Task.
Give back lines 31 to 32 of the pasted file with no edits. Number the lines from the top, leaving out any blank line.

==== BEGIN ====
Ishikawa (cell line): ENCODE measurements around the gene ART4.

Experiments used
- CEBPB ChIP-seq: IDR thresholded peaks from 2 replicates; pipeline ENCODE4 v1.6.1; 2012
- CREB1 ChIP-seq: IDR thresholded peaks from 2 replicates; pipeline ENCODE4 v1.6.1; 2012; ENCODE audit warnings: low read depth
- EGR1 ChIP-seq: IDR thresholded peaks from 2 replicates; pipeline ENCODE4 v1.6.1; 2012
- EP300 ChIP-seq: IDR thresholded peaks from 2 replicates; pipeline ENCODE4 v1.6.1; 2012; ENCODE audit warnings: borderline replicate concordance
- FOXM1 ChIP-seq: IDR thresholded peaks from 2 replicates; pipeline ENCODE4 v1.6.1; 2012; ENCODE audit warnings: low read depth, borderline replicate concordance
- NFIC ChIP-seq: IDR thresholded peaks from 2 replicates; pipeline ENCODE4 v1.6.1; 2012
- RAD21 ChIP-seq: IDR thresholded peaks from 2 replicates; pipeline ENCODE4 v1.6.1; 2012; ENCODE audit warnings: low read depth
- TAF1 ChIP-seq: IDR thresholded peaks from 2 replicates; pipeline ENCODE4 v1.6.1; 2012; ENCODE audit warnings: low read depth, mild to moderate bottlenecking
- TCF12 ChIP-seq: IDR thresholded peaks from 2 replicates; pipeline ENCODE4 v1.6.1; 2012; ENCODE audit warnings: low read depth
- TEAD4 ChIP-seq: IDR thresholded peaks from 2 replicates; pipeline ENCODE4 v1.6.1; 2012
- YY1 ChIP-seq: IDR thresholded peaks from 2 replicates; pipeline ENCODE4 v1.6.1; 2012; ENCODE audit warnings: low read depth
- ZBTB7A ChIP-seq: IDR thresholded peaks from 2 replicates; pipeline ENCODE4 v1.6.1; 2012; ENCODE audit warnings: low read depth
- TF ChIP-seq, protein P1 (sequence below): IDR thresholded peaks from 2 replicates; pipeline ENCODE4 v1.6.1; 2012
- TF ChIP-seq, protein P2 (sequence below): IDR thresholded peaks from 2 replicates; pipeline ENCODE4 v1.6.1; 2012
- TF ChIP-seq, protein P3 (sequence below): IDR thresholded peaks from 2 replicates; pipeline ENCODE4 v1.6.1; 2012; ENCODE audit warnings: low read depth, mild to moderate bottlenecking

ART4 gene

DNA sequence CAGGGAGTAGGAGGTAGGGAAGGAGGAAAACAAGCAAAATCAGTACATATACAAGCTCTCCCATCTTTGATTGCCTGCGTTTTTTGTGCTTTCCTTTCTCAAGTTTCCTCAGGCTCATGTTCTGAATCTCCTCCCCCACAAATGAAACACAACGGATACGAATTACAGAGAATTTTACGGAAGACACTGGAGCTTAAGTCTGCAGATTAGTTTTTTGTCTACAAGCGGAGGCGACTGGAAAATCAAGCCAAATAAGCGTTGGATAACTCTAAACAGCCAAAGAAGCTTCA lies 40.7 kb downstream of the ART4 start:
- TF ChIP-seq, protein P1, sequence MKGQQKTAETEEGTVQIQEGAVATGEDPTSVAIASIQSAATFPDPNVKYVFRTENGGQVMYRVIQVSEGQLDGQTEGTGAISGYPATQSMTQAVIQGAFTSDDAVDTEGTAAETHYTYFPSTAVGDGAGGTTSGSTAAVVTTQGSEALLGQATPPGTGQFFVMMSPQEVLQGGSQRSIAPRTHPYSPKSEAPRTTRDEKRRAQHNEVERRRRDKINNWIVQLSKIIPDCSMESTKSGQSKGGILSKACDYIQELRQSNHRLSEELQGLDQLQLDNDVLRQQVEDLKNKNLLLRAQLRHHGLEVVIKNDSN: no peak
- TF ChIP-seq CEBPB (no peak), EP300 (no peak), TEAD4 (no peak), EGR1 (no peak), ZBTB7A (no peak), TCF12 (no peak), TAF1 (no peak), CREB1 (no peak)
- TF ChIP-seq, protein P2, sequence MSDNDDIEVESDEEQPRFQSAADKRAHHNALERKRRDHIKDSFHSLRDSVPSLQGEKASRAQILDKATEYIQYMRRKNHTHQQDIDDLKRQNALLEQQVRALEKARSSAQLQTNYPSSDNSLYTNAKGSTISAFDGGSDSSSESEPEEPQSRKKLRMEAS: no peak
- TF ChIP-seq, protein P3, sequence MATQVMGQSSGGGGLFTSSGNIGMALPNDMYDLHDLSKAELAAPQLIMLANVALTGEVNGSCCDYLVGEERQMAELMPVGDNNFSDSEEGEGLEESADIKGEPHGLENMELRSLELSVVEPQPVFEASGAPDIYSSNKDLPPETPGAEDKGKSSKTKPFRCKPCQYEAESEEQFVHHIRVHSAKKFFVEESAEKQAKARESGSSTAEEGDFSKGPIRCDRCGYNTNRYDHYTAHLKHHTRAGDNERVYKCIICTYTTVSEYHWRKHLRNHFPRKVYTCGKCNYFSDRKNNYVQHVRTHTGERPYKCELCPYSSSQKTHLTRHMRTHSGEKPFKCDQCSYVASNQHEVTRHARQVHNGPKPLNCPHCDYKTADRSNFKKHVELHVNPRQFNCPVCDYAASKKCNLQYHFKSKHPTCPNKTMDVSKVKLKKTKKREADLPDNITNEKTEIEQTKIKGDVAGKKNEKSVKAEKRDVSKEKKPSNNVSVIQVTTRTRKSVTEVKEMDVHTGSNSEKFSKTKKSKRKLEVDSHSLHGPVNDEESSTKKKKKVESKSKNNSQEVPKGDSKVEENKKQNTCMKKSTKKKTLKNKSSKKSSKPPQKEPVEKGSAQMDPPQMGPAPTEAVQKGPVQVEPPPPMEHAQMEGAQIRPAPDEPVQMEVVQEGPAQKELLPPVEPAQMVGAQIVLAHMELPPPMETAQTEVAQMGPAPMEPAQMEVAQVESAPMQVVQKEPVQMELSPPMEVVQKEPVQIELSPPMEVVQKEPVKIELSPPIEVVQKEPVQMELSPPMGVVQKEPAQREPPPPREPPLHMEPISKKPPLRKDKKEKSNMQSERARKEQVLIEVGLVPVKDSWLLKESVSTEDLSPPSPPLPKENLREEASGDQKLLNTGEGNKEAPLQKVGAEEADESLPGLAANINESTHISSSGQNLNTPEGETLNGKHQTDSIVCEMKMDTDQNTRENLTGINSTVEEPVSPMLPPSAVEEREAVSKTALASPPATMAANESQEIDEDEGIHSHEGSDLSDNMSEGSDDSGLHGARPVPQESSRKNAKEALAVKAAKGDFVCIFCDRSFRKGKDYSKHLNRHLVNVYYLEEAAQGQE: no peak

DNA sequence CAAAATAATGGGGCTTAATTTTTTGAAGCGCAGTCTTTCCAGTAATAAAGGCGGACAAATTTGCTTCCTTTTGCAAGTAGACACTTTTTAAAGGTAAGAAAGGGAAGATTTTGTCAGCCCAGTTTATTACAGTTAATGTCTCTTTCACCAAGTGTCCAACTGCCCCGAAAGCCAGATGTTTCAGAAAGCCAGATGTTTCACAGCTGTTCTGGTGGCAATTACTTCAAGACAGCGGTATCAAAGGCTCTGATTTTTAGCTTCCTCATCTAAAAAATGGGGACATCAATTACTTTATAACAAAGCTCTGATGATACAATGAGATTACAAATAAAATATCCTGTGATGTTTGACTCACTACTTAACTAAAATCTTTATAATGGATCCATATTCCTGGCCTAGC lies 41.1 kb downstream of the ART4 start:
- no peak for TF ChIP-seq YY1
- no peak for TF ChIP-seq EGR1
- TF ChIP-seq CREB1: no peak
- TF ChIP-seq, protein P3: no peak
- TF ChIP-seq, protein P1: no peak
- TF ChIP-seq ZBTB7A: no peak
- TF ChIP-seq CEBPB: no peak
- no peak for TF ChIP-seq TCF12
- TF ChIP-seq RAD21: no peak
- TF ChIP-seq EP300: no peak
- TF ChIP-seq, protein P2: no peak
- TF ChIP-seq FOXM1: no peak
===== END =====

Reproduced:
- TF ChIP-seq CEBPB: no peak
- no peak for TF ChIP-seq TCF12